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Deval Patrick is ending his long-shot presidential bid

Patrick was a late entry to the presidential race — now, he’s making an early exit.

Deval Patrick, former governor of Massachusetts, talks with reporters in Manchester, New Hampshire, on November 14, 2019.
Nic Antaya/The Boston Globe/Getty Images

Former Massachusetts Gov. Deval Patrick has dropped out of the Democratic presidential race after failing to claim even 1 percent in the New Hampshire primary.

Patrick was a late entry to an already-crowded field, and he struggled to gain traction for his candidacy. He never topped 1 percent in FiveThirtyEight’s national polling average, and in South Carolina, according to FiveThirtyEight, he was polling at one-tenth of a percent before ending his campaign.

A moderate, Patrick emphasized his extensive experience in government, as the two-term governor of Massachusetts, and in business, including with the private equity firm Bain Capital. He presented himself as an alternative to fellow candidates former Vice President Joe Biden, former South Bend, Indiana, Mayor Pete Buttigieg, and Minnesota Sen. Amy Klobuchar, but found little room to run in a crowded moderate lane.

Patrick also hoped his biography would distinguish him from the rest of the field. The former governor grew up in a low-income household on the South Side of Chicago and was the first in his family to attend college; he eventually earned a law degree from Harvard University.

Patrick announced that he was suspending his campaign in a statement to supporters Wednesday morning.

He said that his disappointing finish in New Hampshire was “not enough for us to create the practical wind at the campaign’s back to go on to the next round of voting.”

Patrick was once seen as a strong candidate but entered the race too late

Patrick considered entering the race as far back as August 2017; then, Edward-Isaac Dovere of Politico reported that “Barack Obama is nudging him to run” and referred to Patrick as “Obama world’s clear and away 2020 favorite.” However, his wife’s cancer diagnosis, among other factors, derailed any plans he might have had for an early entry into the race.

“I planned on announcing a year ago,” Patrick said in a recent campaign video, “but life had other ideas.”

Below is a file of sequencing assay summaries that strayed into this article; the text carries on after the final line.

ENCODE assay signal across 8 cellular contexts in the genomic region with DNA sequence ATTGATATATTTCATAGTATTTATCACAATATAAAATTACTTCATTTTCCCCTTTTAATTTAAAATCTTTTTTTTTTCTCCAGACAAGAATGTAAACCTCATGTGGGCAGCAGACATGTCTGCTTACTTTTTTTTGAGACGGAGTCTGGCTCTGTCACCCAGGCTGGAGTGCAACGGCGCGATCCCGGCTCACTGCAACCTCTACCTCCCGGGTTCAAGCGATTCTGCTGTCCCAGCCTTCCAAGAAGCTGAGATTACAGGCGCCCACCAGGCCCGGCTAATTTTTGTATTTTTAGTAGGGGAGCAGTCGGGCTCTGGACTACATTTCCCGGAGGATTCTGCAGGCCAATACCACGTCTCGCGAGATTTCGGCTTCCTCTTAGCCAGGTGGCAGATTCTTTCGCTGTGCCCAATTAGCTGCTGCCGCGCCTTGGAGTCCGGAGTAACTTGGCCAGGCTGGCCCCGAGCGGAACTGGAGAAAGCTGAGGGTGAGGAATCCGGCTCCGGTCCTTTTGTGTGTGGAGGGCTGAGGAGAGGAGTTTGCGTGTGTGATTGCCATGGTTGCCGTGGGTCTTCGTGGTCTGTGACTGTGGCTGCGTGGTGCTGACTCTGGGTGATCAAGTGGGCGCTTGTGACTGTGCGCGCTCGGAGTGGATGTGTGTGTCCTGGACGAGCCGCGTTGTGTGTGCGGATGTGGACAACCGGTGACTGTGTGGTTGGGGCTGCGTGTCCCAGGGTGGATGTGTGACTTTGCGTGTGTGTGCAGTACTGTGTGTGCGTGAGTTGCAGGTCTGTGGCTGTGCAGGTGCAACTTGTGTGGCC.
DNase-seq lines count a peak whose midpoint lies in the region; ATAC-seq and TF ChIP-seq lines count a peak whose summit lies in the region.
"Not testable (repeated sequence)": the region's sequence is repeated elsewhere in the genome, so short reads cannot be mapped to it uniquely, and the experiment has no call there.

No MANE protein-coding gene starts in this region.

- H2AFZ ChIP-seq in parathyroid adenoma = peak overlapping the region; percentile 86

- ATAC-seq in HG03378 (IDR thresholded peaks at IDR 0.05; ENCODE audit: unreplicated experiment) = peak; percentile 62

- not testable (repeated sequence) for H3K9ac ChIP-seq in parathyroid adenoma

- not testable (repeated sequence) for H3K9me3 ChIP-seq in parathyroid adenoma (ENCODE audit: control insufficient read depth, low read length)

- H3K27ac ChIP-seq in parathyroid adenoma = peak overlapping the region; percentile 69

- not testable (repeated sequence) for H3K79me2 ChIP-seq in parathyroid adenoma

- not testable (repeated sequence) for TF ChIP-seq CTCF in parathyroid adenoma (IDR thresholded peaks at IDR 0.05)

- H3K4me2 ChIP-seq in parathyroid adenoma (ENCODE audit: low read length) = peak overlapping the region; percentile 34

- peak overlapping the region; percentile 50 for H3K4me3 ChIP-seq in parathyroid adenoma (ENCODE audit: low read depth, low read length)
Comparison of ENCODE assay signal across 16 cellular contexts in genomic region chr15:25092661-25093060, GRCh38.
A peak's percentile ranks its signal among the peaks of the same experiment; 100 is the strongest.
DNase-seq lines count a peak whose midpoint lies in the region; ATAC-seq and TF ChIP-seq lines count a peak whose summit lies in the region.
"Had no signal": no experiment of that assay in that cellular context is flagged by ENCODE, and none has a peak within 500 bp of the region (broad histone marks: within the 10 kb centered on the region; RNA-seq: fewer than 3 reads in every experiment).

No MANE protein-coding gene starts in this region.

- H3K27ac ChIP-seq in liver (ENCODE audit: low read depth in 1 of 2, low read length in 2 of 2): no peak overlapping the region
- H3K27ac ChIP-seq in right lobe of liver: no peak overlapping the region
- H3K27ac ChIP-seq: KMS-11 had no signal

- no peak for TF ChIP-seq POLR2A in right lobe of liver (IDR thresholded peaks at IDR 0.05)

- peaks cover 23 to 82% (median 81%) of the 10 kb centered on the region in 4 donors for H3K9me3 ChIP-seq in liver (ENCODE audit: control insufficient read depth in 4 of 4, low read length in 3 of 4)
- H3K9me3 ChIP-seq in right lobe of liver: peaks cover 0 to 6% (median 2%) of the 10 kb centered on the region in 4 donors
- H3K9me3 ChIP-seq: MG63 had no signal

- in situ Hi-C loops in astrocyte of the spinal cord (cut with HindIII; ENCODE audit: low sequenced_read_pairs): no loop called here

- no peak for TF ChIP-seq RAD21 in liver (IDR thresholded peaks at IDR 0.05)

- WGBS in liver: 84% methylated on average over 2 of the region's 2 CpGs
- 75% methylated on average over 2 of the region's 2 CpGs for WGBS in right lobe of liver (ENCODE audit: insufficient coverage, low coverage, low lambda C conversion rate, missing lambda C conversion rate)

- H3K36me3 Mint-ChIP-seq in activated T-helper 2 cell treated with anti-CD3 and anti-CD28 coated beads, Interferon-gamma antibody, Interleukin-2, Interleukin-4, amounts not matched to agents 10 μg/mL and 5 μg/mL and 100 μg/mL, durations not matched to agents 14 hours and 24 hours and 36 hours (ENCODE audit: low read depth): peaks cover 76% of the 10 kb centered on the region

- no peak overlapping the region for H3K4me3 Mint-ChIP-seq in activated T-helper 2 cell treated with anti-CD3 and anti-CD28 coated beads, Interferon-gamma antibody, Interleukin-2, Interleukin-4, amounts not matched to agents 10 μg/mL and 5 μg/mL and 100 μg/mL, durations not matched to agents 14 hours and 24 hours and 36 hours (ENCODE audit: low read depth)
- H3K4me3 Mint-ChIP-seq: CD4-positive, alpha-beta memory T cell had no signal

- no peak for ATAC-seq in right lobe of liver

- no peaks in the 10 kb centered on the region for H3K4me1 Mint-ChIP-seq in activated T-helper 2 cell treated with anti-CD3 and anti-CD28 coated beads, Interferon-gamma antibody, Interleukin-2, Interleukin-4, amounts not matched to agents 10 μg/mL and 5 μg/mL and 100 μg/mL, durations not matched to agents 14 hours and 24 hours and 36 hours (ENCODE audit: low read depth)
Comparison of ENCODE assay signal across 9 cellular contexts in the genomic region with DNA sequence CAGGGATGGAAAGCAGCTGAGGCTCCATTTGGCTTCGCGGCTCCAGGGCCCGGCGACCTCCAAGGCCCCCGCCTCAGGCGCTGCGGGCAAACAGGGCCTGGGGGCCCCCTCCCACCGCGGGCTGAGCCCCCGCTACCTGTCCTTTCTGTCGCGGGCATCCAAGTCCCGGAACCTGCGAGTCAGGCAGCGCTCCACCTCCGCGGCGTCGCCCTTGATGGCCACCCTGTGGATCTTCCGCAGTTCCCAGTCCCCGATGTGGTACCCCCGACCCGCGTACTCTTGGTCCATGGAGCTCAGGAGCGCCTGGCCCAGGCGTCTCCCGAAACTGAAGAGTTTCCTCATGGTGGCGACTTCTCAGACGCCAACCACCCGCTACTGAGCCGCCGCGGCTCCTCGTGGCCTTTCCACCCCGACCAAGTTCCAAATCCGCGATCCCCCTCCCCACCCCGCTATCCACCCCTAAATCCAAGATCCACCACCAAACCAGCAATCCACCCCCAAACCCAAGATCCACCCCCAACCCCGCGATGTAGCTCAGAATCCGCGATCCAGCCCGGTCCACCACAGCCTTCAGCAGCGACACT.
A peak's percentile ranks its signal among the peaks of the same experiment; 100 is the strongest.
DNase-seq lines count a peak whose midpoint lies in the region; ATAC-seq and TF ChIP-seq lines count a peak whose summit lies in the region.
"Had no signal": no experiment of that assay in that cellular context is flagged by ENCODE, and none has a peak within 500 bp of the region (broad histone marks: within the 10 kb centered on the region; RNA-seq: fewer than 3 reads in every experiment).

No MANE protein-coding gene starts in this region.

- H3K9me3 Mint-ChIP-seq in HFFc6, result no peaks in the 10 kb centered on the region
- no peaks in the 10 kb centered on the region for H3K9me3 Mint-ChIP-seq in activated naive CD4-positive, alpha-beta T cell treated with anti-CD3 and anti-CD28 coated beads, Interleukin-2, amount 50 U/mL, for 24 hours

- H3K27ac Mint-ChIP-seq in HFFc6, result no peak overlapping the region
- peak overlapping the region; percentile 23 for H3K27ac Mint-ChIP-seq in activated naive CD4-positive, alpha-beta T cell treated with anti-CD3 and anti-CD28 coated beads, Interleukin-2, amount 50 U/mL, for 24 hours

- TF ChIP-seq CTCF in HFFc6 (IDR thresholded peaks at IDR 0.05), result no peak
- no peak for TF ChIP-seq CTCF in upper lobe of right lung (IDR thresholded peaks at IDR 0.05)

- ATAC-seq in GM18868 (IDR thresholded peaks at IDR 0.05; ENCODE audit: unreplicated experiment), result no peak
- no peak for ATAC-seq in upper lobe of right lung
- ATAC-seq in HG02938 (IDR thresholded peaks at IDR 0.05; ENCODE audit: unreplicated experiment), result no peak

It took him until November 14, 2019 — less than three months from the Iowa caucuses — to finally announce his candidacy.

Now cancer-free, Diane Patrick says she urged her husband to jump into the race. Because of his late entry, his campaign focused much of its energy on New Hampshire — which neighbors Patrick’s adopted home state of Massachusetts — and on South Carolina, rather than going all-in on Iowa like many of his rivals.

Patrick’s entry into the race may have been in part precipitated by concerns from the Democratic donor class: Politico reported in early November, days before Patrick announced, that “top Democratic donors became increasingly concerned with the field,” and particularly with Biden’s capacity to serve as the party’s moderate standard-bearer.

Nonetheless, many in the Democratic Party worried — perhaps rightly, following Patrick’s early exit from the race — that it was simply too late for a new face to join the field.

“I think Deval Patrick makes an excellent candidate,” South Carolina state Sen. Marlon Kimpson told the New York Times in November. “However, I am very, very concerned that he simply will not have enough time to make the case in the state of South Carolina.”

According to Patrick’s campaign manager Abe Rakov, Patrick hoped to overperform expectations in New Hampshire to gain momentum before the South Carolina primary later in the month; that momentum, however, never appeared.

An uncertain future

Patrick’s political future is unclear. Before entering the race, he was a managing director at Bain Capital. Now, though his candidacy never took off, his name could be in contention for vice president or for a Cabinet position.

The former Massachusetts governor hasn’t shown a strong affinity for the campaign trail, however, citing the “cruelty of our elections process” in his original decision not to enter the race, and he stepped away from politics for the better part of five years after his second term as governor — the only elected office he’s held — concluded in 2015.

“I believe that America is yearning for two things,” Patrick said in a statement announcing the end of his campaign. “Better outcomes and a better way.” But that belief wasn’t enough for him to catch on.

Patrick follows entrepreneur Andrew Yang and Colorado Sen. Michael Bennet out of the race, both of whom suspended their campaigns Tuesday night. His departure leaves eight candidates in contention for the Democratic nomination for president.

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